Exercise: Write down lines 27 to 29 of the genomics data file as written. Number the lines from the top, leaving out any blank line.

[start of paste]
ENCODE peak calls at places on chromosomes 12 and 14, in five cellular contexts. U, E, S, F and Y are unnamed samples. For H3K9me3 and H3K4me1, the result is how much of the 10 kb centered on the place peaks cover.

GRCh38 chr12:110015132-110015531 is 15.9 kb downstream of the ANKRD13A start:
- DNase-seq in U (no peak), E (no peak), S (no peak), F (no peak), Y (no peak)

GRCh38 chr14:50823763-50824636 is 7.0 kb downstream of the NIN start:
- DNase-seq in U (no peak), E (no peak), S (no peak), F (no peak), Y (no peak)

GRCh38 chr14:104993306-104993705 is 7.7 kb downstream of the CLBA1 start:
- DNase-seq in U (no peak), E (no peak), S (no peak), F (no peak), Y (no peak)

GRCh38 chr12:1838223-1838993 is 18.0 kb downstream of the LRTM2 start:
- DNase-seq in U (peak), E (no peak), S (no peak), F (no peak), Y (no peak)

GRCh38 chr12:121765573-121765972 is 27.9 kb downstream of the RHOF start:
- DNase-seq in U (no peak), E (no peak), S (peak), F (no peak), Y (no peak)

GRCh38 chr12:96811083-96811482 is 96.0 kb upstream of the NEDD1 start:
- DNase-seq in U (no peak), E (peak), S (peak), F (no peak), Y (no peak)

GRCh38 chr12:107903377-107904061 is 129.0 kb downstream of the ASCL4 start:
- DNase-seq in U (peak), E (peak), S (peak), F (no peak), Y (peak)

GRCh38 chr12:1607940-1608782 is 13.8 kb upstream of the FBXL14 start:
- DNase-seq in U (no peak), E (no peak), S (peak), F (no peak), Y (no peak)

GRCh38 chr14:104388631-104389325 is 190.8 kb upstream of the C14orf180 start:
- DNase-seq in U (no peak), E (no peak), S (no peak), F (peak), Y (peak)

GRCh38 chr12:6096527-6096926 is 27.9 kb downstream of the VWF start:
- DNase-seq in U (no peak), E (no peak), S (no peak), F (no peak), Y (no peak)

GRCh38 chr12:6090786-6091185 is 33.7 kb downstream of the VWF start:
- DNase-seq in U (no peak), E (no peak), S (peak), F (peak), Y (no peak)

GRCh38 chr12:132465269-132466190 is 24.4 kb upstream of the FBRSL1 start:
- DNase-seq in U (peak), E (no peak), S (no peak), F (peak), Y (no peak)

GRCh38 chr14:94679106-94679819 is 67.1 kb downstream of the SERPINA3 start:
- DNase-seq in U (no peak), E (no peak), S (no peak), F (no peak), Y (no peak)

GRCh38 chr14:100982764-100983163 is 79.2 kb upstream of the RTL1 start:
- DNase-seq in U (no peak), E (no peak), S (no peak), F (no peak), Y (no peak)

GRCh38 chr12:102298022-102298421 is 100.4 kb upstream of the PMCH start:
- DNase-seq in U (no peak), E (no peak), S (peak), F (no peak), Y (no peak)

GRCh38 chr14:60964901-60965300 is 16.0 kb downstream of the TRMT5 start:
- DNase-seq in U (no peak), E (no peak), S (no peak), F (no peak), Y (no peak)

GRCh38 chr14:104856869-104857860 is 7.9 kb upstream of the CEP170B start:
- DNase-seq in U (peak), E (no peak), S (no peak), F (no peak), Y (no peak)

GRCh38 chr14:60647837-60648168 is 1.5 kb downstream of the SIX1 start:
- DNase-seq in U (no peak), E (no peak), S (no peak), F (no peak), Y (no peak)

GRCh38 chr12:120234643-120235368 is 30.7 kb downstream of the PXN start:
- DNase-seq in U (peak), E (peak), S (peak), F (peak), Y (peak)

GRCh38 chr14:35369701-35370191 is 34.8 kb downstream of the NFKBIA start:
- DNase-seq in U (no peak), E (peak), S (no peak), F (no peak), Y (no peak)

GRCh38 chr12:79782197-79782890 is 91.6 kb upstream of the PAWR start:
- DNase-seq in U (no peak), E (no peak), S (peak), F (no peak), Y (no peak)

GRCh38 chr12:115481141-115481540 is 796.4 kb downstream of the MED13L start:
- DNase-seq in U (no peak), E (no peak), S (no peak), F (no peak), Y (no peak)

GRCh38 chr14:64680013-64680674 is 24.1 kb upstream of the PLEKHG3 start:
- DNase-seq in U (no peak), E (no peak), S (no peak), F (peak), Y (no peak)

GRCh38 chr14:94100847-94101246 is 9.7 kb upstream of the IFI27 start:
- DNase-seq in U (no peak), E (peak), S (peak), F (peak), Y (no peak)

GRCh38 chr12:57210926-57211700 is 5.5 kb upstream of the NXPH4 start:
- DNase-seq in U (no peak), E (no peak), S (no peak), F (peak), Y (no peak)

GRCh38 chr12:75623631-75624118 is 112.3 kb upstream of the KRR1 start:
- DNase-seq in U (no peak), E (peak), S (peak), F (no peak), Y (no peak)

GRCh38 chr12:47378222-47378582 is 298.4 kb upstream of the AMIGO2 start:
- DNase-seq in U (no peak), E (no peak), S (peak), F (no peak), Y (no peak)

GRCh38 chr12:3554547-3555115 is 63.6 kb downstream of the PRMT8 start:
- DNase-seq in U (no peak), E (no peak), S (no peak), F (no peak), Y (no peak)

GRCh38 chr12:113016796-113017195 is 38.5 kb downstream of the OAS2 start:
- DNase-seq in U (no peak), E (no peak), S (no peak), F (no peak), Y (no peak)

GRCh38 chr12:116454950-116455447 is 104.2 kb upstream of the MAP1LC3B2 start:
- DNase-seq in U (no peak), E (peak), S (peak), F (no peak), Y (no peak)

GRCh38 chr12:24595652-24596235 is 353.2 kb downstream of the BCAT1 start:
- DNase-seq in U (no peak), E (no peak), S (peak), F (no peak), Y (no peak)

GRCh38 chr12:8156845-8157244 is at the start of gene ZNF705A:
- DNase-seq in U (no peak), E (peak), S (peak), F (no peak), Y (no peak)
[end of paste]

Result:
- DNase-seq in U (no peak), E (no peak), S (no peak), F (no peak), Y (no peak)

GRCh38 chr14:100982764-100983163 is 79.2 kb upstream of the RTL1 start:
- DNase-seq in U (no peak), E (no peak), S (no peak), F (no peak), Y (no peak)